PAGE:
Five techniques

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The term five techniques refers to certain interrogation practices adopted by the Northern Ireland and British governments during Operation Demetrius in the early 1970s. These methods were adopted by the Royal Ulster Constabulary with training and advice regarding their use coming from senior intelligence officials in the United Kingdom Government.[citation needed]

The five techniques were wall-standing, hooding, subjection to noise, deprivation of sleep, and deprivation of food and drink.[1] In 1978, the European Court of Human Rights (ECHR) trial "Ireland v. the United Kingdom" ruled that the five techniques "did not occasion suffering of the particular intensity and cruelty implied by the word torture ... [but] amounted to a practice of inhuman and degrading treatment", in breach of the European Convention on Human Rights.

Parker Report[edit]

In response to the public and Parliamentary disquiet on 16 November 1971, the Government commissioned a committee of inquiry chaired by Lord Parker, the Lord Chief Justice of England to look into the legal and moral aspects of the use of the five techniques.

The "Parker Report"[2] was published on 2 March 1972, and had found the five techniques to be illegal under domestic law:

10. Domestic Law ...(c) We have received both written and oral representations from many legal bodies and individual lawyers from both England and Northern Ireland. There has been no dissent from the view that the procedures are illegal alike by the law of England and the law of Northern Ireland. ... (d) This being so, no Army Directive and no Minister could lawfully or validly have authorized the use of the procedures. Only Parliament can alter the law. The procedures were and are illegal.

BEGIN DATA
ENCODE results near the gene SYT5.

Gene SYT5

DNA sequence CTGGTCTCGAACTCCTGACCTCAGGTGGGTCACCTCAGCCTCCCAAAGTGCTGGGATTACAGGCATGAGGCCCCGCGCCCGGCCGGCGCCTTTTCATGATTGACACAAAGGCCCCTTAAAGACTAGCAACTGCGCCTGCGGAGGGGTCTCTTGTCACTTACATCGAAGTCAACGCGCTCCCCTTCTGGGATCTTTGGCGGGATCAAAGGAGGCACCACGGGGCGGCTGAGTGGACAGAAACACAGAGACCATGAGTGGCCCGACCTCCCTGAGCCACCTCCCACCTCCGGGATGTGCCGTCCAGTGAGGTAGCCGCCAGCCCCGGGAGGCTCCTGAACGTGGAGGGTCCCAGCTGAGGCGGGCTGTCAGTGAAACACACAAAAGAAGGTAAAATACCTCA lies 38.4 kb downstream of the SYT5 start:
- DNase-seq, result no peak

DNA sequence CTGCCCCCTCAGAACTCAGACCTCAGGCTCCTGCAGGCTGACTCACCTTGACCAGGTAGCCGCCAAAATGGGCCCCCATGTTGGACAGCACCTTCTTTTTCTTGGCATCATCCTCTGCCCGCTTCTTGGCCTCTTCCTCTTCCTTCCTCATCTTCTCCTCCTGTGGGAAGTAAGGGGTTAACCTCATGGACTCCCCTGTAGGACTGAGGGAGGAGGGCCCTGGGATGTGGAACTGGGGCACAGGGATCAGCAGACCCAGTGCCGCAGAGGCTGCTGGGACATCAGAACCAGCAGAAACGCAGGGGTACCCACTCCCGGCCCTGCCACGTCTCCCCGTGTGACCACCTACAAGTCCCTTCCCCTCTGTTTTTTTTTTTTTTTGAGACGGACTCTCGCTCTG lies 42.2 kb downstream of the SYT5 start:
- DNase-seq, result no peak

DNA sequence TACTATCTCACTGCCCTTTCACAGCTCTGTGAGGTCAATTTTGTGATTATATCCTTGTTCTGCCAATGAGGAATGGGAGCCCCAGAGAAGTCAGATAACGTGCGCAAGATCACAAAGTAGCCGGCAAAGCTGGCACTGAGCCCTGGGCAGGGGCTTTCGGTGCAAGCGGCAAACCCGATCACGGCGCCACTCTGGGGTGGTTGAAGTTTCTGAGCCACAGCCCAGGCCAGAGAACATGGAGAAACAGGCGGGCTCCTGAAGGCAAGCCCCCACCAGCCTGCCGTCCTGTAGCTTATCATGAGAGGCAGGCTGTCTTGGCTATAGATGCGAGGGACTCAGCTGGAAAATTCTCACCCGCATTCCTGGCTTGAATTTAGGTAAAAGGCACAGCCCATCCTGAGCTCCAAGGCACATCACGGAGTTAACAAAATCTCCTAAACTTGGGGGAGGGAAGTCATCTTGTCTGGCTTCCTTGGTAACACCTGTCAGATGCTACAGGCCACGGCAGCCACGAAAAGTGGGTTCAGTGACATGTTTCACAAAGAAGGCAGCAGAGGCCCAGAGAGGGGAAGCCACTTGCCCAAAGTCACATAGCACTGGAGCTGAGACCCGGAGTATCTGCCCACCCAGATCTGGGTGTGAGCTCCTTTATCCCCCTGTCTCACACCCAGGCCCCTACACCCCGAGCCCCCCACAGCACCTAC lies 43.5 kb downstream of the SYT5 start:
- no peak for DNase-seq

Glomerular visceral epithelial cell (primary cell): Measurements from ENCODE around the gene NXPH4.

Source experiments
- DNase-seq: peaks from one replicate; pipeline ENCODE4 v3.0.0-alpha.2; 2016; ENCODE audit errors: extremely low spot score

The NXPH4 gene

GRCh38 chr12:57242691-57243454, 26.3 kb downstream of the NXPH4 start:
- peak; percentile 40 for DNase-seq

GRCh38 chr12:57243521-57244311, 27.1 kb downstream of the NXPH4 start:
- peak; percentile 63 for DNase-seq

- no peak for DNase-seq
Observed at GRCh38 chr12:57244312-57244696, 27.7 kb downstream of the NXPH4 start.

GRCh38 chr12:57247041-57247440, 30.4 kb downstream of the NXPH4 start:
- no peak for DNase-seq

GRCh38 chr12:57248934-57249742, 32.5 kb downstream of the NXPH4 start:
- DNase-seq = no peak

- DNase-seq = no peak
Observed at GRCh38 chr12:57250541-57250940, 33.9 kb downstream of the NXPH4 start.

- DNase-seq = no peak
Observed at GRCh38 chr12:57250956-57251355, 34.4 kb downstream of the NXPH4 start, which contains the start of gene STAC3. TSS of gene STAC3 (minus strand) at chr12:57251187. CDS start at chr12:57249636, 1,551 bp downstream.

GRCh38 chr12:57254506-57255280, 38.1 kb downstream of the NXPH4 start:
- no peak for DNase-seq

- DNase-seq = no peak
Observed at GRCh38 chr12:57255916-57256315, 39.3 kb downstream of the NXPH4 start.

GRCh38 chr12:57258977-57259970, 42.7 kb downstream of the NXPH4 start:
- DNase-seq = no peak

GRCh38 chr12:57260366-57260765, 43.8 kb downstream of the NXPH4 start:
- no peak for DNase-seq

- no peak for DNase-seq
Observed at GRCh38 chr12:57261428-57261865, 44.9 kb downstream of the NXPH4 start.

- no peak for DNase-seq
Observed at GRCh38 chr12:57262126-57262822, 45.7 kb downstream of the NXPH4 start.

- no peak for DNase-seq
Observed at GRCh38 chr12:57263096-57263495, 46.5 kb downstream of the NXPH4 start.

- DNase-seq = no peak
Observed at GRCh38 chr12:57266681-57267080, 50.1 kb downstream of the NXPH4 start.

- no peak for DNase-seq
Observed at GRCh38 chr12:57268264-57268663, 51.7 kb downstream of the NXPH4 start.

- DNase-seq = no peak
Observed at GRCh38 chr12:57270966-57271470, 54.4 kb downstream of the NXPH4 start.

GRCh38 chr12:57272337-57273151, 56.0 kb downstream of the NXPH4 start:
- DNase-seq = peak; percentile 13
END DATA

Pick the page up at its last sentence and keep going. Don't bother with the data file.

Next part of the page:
On the same day (2 March 1972), the United Kingdom Prime Minister Edward Heath stated in the House of Commons:

[The] Government, having reviewed the whole matter with great care and with reference to any future operations, have decided that the techniques ... will not be used in future as an aid to interrogation... The statement that I have made covers all future circumstances.

"As foreshadowed in the Prime Minister's statement, directives expressly prohibiting the use of the techniques, whether singly or in combination, were then issued to the security forces by the Government".[3] These are still in force and the use of such methods by UK security forces would not be condoned by the Government.

European Commission of Human Rights inquiries and findings[edit]

The Irish Government, on behalf of the men who had been subject to the five methods, took a case to the European Commission on Human Rights.[4] The Commission stated that it "considered the combined use of the five methods to amount to torture, on the grounds that (1) the intensity of the stress caused by techniques creating sensory deprivation "directly affects the personality physically and mentally"; and (2) "the systematic application of the techniques for the purpose of inducing a person to give information shows a clear resemblance to those methods of systematic torture which have been known over the ages... a modern system of torture falling into the same category as those systems... applied in previous times as a means of obtaining information and confessions".[5][6][4]

European Court of Human Rights trial Ireland v. the United Kingdom[edit]

The Commission's findings were appealed. In 1978 in the European Court of Human Rights (ECHR) trial "Ireland v. the United Kingdom" (Case No. 5310/71) the facts were not in dispute and the judges court published the following in their judgement: